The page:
DAY 1 Students will be assigned lab groups alphabetically (4 to a group). Their assignment is to set up a balanced ecological environment. Each group receives of ecological word definitions and the following materials (5 gallon fish tank, pond plants (elodea), fish, snails, gravel and thermometer).

INSTRUCTIONS:

Brain storm with your group and list the materials you thing you'll need for the balanced environment and their quantity. You must use your group's computer station in the class to research facts to help you solve the problem (i.e., Encarta, to learn about aquariums, Internet, Grolier's etc.). Each group will now write a procedure based on what they've learned for setting up their balanced aquarium (2 DAYS).

Set up the balanced ecological environment: Students now will spend the whole period setting up the aquarium with the physical (water, gravel, etc.) and the biological (fish, plants, snails, etc.) components and then seal the top with plastic rap so that nothing gets in or out of the aquarium. This is where the research comes in for example: 1. City water must set for 24 hours to remove the chlorine that is hazardous to life forms. 2. Water must be at a certain temperature range. 3. Population densities affect the balance of the environment. 4. Life cycles must be understood to help calculate what and how many organisms to include in a limited environment.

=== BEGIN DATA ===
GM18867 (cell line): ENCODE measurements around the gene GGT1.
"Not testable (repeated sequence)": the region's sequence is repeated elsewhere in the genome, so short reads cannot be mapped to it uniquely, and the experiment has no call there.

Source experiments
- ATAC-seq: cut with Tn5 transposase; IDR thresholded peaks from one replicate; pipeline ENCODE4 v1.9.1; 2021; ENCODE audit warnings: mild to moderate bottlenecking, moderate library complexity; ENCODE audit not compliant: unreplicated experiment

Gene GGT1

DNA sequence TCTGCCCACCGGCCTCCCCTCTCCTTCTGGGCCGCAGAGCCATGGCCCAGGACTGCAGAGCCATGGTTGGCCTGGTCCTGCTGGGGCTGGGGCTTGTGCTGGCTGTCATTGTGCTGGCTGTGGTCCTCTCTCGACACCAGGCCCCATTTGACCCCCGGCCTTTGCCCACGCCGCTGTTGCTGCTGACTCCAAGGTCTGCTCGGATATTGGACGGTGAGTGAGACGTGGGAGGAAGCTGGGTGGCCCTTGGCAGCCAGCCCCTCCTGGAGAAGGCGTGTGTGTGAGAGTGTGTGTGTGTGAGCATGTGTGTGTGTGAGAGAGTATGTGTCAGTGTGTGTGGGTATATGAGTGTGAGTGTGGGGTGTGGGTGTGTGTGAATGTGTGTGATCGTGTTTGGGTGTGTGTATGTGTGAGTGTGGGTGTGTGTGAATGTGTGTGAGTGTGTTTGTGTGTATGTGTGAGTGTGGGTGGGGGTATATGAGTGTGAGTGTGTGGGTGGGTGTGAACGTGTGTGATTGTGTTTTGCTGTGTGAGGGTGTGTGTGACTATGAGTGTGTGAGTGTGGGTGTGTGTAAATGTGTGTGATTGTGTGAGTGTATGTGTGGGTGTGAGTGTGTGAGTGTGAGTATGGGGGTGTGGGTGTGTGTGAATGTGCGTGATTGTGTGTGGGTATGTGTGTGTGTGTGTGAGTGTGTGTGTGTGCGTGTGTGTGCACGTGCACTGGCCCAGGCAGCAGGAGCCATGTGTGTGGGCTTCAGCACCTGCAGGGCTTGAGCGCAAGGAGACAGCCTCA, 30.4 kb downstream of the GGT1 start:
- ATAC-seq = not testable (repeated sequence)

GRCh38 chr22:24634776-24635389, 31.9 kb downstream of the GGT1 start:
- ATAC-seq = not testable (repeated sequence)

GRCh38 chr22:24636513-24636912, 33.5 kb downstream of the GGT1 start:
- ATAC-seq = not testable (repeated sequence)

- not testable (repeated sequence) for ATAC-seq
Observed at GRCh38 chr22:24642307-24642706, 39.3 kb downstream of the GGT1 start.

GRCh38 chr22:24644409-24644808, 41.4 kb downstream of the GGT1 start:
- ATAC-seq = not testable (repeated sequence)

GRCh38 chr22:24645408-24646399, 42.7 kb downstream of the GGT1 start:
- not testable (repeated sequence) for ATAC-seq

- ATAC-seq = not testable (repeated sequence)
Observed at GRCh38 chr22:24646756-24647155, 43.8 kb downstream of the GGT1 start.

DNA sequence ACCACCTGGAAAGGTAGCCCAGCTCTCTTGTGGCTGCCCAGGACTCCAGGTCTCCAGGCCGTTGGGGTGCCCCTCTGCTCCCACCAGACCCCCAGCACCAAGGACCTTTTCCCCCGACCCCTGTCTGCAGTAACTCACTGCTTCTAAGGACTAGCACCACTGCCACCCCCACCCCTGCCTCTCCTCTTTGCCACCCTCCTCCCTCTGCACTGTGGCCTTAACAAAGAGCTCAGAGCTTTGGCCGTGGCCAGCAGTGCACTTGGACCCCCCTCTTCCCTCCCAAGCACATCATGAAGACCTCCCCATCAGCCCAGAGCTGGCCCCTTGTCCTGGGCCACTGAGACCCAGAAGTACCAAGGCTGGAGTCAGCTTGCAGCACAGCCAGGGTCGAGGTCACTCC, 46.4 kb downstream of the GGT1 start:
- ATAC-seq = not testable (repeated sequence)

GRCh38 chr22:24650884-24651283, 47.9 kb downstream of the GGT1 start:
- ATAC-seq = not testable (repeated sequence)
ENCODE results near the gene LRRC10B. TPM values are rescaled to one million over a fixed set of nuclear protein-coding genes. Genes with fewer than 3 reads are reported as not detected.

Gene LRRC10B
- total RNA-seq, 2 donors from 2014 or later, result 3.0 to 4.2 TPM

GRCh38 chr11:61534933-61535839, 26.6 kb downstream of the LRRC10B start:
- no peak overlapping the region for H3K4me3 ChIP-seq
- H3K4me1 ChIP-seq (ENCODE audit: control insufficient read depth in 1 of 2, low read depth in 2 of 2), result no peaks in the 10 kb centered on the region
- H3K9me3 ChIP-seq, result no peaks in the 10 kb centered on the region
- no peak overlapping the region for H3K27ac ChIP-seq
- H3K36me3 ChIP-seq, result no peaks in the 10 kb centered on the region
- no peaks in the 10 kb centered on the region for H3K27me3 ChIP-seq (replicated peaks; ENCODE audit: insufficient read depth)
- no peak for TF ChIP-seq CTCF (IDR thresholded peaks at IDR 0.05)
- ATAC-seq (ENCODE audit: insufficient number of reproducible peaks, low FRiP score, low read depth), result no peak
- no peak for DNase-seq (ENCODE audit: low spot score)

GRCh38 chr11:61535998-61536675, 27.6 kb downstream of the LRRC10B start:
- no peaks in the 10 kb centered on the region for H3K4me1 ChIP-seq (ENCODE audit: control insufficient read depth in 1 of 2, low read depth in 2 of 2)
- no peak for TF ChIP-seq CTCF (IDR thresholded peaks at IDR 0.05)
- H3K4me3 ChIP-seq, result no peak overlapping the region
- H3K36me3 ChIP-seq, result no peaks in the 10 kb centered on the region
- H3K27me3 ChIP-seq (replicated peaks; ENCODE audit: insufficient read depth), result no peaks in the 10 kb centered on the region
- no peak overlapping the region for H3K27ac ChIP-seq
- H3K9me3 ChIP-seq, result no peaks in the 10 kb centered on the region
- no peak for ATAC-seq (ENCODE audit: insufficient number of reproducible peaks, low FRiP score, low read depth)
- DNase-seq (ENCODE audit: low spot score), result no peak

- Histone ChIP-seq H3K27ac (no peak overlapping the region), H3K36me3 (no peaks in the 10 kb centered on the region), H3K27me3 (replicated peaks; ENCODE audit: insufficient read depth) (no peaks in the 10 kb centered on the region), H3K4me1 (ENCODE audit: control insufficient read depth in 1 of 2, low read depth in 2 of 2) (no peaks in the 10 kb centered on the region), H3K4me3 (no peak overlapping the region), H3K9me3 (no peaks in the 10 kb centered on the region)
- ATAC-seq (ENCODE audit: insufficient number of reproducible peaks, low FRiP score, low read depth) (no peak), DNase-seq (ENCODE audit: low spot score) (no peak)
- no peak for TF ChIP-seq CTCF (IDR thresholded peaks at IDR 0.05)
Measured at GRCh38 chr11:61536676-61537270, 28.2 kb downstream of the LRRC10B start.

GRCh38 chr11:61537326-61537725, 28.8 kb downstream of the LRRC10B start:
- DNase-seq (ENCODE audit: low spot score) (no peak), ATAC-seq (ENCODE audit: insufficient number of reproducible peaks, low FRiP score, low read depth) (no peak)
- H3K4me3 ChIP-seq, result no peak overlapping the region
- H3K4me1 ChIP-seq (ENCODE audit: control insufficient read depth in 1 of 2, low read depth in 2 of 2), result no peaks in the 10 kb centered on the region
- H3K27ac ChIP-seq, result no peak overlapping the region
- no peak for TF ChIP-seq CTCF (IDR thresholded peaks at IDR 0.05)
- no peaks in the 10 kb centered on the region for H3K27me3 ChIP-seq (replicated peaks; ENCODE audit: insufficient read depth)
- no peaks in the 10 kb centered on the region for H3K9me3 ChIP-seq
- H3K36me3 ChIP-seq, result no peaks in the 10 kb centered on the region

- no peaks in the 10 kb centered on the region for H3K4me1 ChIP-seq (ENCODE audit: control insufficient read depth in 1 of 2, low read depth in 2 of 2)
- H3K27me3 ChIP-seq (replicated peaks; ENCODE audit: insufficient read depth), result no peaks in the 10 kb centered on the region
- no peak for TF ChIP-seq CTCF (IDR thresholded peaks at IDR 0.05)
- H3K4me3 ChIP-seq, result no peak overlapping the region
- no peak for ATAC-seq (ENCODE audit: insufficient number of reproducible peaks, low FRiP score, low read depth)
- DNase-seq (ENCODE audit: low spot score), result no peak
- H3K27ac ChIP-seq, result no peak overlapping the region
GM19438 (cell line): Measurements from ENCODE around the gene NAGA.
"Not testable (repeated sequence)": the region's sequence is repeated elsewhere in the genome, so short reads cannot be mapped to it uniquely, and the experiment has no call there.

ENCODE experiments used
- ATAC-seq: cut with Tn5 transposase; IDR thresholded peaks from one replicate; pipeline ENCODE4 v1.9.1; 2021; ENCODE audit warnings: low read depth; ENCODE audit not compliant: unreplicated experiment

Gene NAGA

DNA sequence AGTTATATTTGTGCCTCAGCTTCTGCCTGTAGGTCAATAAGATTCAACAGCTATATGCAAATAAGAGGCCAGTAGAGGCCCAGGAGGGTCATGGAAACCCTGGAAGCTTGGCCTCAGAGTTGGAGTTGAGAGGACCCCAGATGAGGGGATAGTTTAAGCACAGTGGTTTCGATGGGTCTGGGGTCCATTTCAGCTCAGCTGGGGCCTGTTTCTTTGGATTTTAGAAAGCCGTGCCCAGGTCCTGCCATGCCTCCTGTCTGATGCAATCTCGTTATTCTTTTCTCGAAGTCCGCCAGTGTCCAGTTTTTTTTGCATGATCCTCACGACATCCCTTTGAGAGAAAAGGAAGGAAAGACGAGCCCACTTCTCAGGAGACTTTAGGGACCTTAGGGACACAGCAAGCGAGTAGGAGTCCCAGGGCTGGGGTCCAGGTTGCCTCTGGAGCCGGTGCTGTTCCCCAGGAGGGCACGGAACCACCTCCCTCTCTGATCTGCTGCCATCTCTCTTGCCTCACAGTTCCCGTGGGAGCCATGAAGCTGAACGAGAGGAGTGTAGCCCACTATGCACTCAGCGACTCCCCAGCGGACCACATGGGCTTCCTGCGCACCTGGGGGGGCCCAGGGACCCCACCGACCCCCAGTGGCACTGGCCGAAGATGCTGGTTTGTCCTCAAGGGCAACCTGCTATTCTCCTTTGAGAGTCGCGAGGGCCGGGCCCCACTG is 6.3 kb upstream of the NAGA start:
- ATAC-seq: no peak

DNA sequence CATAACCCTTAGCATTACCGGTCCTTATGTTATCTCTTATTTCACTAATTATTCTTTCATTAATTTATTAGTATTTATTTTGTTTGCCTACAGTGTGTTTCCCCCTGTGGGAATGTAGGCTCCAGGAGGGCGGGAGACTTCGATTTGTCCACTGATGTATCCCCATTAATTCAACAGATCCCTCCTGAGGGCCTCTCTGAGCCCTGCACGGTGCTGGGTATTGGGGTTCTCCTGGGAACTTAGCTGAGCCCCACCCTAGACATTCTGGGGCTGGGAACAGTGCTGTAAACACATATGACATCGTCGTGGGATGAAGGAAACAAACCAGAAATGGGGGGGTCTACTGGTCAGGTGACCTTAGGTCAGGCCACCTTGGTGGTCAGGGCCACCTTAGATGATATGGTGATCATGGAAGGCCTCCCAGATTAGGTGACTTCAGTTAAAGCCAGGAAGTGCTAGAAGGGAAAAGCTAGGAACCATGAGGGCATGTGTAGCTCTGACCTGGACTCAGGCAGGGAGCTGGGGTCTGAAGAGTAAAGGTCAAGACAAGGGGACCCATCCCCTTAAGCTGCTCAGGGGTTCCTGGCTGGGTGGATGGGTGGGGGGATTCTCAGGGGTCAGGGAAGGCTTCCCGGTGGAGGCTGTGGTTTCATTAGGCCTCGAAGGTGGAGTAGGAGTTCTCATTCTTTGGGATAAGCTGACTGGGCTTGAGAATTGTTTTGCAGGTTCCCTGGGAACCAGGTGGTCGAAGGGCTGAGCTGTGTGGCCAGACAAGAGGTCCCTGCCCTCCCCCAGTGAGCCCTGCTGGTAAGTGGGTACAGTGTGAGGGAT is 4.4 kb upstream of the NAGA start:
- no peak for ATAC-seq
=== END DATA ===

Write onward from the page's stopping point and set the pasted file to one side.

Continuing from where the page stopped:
Day 4&5: Groups will observe and take notes on the health of their environment, making adjustments to keep their environment balanced. (a) Checking the temperature-maintaining optimum water temperature. (b) Removing the wrap and adding or subtracting organisms to help maintain the balance. © Adjusting the amount of light the environment gets.

ENABLING ACTIVITIES First Five Days

ABSTRACT: Students will discover the ecological aspects of a balanced environment and the factors and information that go into maintaining that balance. They will be setting up and maintaining a scale ecological environment in a fish tank.

ENABLING ACTIVITIES Last Five Days

ABSTRACT: Students will be learning all aspects of natural resources: What they are-why the living world needs them and for what reasons; renewable and nonrenewable resources and the consequences of using them. Their main objective is to individually, in groups, and with their families reduce their consumption of natural resources and calculate their reductions for many of the resources they consume and then predict yearly resource savings and monetary savings and what positive effect they will have on the environment.